Spanish Broom is a hardy plant that is well-suited to arid and semi-arid climates, making it a popular choice for landscaping in regions with hot, dry summers. It grows up to 10 feet tall and spreads up to 6 feet wide, producing an abundance of fragrant, yellow, pea-like flowers that are arranged in long, dense clusters.

In addition to its attractive flowers, Spanish Broom is known for its hardiness and versatility. It can be grown in a variety of soils, from sand to clay, and can tolerate a wide range of temperatures, from hot, dry desert climates to cooler coastal regions. This plant is also highly resistant to pests and diseases, making it a low-maintenance option for gardeners.

However, Spanish Broom has been listed as an invasive species in some countries, particularly in the western United States, where it has escaped cultivation and has taken over native habitats, displacing native vegetation and wildlife. To prevent the spread of this invasive species, it is important to practice responsible gardening and to remove any volunteer seedlings that may arise from the parent plant.

Aside from its ornamental value, Spanish Broom also has a long history of medicinal uses. The plant has been used in traditional medicine for centuries to treat a variety of ailments, such as respiratory problems, skin conditions, and digestive disorders. In some cultures, the plant is even believed to have spiritual properties and is used in rituals and ceremonies.

The leaves and twigs of Spanish Broom are rich in tannins and are often used to make a tea that is said to have a relaxing effect. The plant’s wood is also hard and durable, making it useful for crafts and furniture making.

In addition to its ornamental, medicinal, and practical uses, Spanish Broom is also a popular source of nectar for honeybees and other pollinators. Its fragrant flowers attract bees, butterflies, and other insects, making it an important plant for maintaining healthy ecosystems and supporting local wildlife.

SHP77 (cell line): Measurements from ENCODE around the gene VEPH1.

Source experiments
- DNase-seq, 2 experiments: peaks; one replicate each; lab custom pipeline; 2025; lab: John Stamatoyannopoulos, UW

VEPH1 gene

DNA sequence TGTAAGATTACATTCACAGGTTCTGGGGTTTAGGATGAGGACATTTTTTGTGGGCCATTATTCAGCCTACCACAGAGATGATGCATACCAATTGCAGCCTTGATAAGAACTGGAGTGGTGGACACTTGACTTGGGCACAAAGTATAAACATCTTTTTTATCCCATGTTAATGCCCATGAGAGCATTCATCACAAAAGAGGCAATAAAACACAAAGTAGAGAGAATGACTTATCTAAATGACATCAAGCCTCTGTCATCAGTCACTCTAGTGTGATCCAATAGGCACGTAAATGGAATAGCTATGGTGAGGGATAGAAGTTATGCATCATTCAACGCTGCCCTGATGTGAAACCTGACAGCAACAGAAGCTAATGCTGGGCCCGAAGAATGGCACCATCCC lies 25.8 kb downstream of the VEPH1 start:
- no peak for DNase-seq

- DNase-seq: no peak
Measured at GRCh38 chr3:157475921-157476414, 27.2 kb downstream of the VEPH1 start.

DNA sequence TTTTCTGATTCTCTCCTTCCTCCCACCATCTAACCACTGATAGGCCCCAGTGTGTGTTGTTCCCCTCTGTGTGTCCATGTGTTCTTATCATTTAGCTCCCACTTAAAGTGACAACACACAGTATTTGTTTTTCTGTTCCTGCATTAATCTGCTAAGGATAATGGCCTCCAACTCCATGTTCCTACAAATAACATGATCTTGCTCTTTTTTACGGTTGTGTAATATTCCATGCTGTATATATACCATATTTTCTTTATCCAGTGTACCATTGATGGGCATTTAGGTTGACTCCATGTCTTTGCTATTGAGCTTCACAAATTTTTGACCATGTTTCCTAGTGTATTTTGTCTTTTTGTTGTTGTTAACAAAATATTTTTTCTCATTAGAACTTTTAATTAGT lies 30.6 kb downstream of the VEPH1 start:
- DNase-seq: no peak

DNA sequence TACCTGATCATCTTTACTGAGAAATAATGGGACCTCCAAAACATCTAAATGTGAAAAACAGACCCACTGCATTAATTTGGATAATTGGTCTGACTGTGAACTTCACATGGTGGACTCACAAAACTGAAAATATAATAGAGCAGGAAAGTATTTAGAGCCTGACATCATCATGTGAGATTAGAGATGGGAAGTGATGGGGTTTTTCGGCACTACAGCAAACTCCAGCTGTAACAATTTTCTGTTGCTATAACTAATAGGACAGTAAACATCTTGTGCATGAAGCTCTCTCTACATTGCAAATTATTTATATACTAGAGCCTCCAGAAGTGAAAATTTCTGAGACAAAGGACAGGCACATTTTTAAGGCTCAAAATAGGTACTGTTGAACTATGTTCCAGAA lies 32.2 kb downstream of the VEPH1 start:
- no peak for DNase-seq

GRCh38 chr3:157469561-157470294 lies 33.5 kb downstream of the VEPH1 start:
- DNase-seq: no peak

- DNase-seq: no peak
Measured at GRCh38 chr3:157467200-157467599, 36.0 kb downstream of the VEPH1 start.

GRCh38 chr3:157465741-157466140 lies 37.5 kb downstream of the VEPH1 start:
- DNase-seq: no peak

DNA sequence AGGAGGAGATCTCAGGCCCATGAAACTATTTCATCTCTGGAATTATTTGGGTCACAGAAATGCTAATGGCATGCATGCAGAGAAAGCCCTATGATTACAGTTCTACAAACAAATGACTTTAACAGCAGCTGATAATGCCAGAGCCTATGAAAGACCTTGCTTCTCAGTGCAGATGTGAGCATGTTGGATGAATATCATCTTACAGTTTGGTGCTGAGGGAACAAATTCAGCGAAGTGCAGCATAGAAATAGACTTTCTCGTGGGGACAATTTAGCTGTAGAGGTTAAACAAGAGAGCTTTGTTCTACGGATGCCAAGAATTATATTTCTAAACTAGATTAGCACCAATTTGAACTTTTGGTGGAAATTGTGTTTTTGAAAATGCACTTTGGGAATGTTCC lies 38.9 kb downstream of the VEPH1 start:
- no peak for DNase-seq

In horticulture, Spanish Broom is propagated through seed or by taking cuttings. It is also a popular subject for bonsai, as it can be trained and pruned to form beautiful, miniature trees.

Spanish Broom is a very hardy plant and is well adapted to a wide range of growing conditions, making it ideal for landscaping and gardening. It is tolerant of most soil types and can grow in full sun or partial shade. It is also able to survive in areas with low rainfall and can even grow in coastal areas with salt spray.

Despite its hardiness, Spanish Broom is not without its challenges. One of the biggest issues with growing this plant is its invasive nature. Spanish Broom is capable of rapidly spreading through seed dispersal and can quickly take over an area, displacing native vegetation and wildlife. This is why it is important to be aware of its invasive potential and to take steps to control its growth if you choose to grow it in your garden.

Another challenge with Spanish Broom is its susceptibility to powdery mildew. This fungal disease can cause unsightly white patches on the plant’s leaves and can lead to reduced growth and flower production. However, with proper care and maintenance, powdery mildew can be controlled and prevented from affecting the health and appearance of your Spanish Broom.

Despite its challenges, Spanish Broom is a highly rewarding plant to grow. Its fragrant flowers and hardiness make it a popular choice for gardeners and landscapers alike. With proper care and maintenance, Spanish Broom can provide years of enjoyment and beauty in your garden.

In conclusion, Spanish Broom is a beautiful, versatile, and hardy plant that can be a great addition to any garden. However, it is important to be aware of its invasive potential and to take steps to control its growth. With proper care and maintenance, Spanish Broom can provide years of beauty and enjoyment in your garden.

Distribution Map

Reproduced by kind permission of the BSBI.